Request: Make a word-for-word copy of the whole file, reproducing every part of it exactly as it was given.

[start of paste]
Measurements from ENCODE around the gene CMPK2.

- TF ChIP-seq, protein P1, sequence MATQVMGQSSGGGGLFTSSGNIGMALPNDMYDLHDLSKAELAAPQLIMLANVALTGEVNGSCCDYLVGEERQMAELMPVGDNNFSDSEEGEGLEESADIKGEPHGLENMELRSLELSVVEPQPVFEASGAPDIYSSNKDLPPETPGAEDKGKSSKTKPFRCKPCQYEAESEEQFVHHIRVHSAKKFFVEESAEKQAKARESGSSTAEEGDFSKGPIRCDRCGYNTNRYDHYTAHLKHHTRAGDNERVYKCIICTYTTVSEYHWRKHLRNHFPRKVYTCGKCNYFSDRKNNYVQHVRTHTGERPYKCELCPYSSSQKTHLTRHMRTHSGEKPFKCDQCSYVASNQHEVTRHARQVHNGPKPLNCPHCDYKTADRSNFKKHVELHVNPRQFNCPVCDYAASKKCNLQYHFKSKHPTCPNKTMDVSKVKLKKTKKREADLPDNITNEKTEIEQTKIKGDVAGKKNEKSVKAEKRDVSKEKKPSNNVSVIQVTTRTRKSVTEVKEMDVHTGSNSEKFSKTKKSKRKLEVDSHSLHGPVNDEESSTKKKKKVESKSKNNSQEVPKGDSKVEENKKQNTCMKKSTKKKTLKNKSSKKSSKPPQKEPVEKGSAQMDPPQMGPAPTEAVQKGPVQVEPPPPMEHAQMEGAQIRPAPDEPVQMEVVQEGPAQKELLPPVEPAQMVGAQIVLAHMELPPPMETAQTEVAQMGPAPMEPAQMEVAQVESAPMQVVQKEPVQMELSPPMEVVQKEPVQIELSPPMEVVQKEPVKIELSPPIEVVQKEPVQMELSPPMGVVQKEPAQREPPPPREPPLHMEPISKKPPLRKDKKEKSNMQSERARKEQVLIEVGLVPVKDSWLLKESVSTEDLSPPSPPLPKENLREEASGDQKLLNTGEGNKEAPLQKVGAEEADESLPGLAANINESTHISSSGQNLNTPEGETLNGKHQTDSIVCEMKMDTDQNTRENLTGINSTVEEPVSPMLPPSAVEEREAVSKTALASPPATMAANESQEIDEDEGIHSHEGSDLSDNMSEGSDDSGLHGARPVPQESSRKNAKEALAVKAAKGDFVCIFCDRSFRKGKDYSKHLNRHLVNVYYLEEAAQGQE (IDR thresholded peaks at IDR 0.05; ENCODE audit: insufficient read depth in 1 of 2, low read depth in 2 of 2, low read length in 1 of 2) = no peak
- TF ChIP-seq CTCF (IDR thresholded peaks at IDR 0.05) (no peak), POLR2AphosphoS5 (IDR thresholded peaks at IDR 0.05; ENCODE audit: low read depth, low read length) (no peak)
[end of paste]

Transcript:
Measurements from ENCODE around the gene CMPK2.

- TF ChIP-seq, protein P1, sequence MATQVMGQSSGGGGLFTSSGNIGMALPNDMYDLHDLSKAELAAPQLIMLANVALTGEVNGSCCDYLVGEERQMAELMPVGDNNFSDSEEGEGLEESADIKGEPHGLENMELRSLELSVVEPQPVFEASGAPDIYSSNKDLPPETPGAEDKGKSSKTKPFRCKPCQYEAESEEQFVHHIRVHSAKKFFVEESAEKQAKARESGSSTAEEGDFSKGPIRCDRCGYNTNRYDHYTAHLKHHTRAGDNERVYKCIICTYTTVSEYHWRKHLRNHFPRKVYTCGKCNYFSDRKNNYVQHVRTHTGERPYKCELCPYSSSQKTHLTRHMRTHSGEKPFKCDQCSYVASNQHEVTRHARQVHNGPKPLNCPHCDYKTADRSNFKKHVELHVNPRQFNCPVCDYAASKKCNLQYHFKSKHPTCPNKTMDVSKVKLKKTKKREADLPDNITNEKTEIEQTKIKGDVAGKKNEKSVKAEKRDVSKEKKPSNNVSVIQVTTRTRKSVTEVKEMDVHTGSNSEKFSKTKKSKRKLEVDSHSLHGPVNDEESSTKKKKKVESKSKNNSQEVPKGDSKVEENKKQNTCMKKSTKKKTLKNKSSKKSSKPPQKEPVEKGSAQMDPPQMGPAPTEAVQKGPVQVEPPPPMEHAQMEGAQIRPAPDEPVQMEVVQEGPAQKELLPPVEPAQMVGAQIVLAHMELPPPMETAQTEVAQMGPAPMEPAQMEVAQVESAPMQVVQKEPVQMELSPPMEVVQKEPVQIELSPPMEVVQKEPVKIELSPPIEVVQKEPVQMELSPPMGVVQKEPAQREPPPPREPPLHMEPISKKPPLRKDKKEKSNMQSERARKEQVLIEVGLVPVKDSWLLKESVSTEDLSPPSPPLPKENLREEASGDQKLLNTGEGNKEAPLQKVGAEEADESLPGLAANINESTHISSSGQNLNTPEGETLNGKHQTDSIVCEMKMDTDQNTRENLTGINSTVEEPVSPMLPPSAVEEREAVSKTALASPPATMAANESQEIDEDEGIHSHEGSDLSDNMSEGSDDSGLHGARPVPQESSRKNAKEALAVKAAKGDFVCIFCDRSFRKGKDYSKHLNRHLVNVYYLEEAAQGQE (IDR thresholded peaks at IDR 0.05; ENCODE audit: insufficient read depth in 1 of 2, low read depth in 2 of 2, low read length in 1 of 2) = no peak
- TF ChIP-seq CTCF (IDR thresholded peaks at IDR 0.05) (no peak), POLR2AphosphoS5 (IDR thresholded peaks at IDR 0.05; ENCODE audit: low read depth, low read length) (no peak)